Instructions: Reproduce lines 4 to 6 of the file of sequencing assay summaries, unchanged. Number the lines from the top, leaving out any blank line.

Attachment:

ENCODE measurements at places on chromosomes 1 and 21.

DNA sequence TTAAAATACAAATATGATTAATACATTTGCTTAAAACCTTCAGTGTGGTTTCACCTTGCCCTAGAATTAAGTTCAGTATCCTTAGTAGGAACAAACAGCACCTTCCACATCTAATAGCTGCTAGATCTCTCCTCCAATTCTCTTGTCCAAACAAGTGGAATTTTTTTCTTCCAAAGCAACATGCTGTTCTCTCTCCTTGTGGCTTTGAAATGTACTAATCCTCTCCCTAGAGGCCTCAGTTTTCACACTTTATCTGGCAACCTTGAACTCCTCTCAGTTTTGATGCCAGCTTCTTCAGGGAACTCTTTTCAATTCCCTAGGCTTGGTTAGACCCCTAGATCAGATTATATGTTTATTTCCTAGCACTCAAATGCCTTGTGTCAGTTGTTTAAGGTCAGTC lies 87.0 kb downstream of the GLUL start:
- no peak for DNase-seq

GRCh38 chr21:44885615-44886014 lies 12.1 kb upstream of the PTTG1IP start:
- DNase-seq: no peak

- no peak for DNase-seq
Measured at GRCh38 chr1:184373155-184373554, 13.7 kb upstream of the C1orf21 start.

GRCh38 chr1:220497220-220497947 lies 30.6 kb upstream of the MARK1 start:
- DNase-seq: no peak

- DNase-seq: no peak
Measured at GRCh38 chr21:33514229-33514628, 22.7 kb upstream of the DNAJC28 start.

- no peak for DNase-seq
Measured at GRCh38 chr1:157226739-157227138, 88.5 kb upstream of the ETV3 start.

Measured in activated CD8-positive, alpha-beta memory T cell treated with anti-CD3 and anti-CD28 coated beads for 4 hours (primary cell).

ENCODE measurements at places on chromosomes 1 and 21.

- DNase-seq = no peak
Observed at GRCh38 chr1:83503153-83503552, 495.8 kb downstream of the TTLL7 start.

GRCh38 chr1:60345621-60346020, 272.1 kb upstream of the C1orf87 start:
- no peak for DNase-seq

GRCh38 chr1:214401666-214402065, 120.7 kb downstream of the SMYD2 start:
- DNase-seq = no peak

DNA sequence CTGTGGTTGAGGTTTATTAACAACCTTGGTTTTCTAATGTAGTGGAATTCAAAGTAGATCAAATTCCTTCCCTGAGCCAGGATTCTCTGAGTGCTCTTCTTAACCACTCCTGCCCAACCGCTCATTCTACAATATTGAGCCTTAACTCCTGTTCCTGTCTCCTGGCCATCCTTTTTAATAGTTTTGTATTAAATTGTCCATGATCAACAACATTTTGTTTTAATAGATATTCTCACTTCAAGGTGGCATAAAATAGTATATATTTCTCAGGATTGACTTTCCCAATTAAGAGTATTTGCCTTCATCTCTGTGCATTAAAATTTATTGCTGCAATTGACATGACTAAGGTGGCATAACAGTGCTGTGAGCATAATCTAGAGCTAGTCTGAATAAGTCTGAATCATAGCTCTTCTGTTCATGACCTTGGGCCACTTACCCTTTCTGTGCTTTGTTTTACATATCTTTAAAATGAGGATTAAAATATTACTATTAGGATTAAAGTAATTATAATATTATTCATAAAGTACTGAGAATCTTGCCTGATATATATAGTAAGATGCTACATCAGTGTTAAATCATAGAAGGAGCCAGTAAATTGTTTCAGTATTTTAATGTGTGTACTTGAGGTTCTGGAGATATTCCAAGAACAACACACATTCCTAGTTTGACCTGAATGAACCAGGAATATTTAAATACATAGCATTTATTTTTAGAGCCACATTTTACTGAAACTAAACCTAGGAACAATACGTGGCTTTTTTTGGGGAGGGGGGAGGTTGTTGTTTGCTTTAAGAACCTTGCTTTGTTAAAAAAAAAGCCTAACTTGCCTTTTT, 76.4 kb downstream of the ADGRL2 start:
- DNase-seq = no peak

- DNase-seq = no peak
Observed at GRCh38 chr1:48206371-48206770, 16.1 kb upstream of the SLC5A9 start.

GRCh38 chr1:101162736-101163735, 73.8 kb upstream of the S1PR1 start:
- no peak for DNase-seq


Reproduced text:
GRCh38 chr21:44885615-44886014 lies 12.1 kb upstream of the PTTG1IP start:
- DNase-seq: no peak

- no peak for DNase-seq